Results are mixed. In Bulgaria, New Man, a publishing house and ILA affiliate, got off to a rough start. First, legal problems arose because Bulgaria did not have a mechanism for registering nonprofits. Then the publishing house overestimated its market, leading to early financial losses. Both trouble spots have evened out, however, and New Man has published 84 titles in less than eight years.
In the last two years, according to a recent ILA report, grants from overseas have been put toward "capital for growth, rather than subsidies for losses," in a progression the publishers hope will take them from grants to loans to self-sufficiency. The ILA report states that annual income from Central European operations has topped $1.1 million.
The report takes note of two areas of concern. First, "personal responsibility ... was not a lesson we learned under communism." Bad habits have to be undone on a case-by-case basis in order for publishers to flourish. Second, "growth of the work in Russia causes us concern that we may attract criminal attention as we reach out to non-Christian markets." Russia's ubiquitous mafia follows the scent of success.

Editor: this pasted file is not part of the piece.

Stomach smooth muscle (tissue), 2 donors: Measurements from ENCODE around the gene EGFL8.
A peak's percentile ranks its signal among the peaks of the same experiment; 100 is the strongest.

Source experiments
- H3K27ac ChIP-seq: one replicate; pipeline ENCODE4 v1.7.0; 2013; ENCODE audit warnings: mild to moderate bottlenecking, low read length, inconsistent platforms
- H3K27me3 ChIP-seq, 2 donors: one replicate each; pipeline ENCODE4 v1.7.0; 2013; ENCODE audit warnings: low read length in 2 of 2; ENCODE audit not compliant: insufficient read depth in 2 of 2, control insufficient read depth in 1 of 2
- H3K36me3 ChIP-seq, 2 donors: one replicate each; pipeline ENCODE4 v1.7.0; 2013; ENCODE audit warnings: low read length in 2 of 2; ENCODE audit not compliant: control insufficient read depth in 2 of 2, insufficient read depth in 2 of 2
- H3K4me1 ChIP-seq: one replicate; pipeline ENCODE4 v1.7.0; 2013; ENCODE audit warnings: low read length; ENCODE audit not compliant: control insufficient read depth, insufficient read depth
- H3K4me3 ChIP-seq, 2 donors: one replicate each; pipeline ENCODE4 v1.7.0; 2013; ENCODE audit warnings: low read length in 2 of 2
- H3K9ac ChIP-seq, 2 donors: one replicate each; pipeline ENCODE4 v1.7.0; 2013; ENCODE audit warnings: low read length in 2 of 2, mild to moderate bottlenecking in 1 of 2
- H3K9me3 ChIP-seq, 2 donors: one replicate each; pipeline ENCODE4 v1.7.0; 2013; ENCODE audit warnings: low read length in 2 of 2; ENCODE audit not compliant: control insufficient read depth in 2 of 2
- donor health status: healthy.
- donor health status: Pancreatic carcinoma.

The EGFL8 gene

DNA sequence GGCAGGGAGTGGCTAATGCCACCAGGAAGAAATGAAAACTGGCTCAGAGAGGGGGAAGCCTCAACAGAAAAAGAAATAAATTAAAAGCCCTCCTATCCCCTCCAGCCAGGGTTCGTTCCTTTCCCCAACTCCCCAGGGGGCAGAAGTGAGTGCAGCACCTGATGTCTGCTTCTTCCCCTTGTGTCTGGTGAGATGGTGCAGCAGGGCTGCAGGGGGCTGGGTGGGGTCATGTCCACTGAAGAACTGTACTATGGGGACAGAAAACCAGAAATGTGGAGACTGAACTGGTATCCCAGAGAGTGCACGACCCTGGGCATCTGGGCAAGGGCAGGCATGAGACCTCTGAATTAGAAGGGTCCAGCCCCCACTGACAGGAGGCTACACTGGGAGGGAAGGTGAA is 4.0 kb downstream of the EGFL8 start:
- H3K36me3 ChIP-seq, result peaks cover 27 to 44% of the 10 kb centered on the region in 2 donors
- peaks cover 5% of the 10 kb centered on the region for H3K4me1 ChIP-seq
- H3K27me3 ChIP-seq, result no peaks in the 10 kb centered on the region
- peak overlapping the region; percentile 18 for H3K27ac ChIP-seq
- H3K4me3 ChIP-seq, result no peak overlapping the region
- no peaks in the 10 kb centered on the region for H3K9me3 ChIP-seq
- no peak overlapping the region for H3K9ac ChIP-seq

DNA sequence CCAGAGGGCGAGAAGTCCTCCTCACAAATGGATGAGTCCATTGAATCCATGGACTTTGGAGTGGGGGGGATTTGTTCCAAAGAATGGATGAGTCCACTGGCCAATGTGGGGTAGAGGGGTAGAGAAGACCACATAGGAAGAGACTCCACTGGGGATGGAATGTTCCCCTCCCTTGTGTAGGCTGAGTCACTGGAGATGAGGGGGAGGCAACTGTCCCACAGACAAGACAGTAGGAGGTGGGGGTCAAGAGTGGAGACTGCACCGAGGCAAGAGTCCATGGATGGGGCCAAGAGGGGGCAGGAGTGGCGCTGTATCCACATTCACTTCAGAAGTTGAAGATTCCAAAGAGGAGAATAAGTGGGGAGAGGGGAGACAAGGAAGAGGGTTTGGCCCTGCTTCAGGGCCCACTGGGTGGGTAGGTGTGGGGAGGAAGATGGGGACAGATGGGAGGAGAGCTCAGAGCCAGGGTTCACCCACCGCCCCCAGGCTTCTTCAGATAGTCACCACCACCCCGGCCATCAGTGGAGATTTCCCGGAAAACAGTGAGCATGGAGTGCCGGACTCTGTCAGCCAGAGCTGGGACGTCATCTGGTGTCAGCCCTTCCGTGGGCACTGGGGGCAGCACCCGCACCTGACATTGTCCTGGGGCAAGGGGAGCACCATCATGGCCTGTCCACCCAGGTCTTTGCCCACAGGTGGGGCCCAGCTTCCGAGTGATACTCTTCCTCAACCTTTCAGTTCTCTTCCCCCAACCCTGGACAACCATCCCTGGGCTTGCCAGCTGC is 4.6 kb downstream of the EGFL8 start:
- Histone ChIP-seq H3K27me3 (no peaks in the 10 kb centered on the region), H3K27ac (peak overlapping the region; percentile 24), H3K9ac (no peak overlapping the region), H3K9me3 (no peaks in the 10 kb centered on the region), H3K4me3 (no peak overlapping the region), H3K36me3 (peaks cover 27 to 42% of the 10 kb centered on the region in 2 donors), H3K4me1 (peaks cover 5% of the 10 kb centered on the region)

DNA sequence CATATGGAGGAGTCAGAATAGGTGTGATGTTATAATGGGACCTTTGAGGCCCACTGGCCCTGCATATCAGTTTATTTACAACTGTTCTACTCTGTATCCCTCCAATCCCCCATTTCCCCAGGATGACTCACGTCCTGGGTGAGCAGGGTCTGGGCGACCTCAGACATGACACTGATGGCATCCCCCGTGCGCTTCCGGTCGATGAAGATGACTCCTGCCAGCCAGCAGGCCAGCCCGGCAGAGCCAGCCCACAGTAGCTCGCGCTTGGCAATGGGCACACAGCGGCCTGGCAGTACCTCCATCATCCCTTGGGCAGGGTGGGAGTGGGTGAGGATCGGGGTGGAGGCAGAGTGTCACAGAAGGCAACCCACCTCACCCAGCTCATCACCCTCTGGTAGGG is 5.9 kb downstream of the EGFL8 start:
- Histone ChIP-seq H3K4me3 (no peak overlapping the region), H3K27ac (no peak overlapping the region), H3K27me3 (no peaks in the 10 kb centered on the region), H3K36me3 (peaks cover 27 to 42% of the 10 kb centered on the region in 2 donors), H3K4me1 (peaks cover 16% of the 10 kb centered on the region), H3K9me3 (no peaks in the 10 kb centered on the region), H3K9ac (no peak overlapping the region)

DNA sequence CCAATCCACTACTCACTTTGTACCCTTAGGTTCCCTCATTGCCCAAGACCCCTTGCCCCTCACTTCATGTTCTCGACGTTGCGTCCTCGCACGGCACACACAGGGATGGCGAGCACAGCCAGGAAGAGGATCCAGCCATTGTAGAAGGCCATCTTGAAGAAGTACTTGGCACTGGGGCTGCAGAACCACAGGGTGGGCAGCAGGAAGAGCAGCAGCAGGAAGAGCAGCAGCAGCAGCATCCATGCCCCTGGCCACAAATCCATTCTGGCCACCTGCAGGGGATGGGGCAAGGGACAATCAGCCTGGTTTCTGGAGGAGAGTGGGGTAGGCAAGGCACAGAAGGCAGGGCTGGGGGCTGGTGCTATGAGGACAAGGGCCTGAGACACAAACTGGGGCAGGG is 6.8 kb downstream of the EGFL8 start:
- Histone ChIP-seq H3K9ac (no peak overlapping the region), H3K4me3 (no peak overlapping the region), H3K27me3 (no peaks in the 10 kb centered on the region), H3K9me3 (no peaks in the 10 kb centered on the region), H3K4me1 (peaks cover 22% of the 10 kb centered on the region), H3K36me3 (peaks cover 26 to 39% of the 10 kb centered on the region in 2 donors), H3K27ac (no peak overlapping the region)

Those who have observed the booming trade say one of the biggest obstacles facing the small presses is Western charity.
"In the world economy, the marketing of goods below cost is called 'dumping,' and it sometimes leads to legal action and international trade wars," notes Russia scholar Mark Elliott. "But in Christian circles, this well-intentioned but short-sighted practice is mistakenly thought to be commendable charity."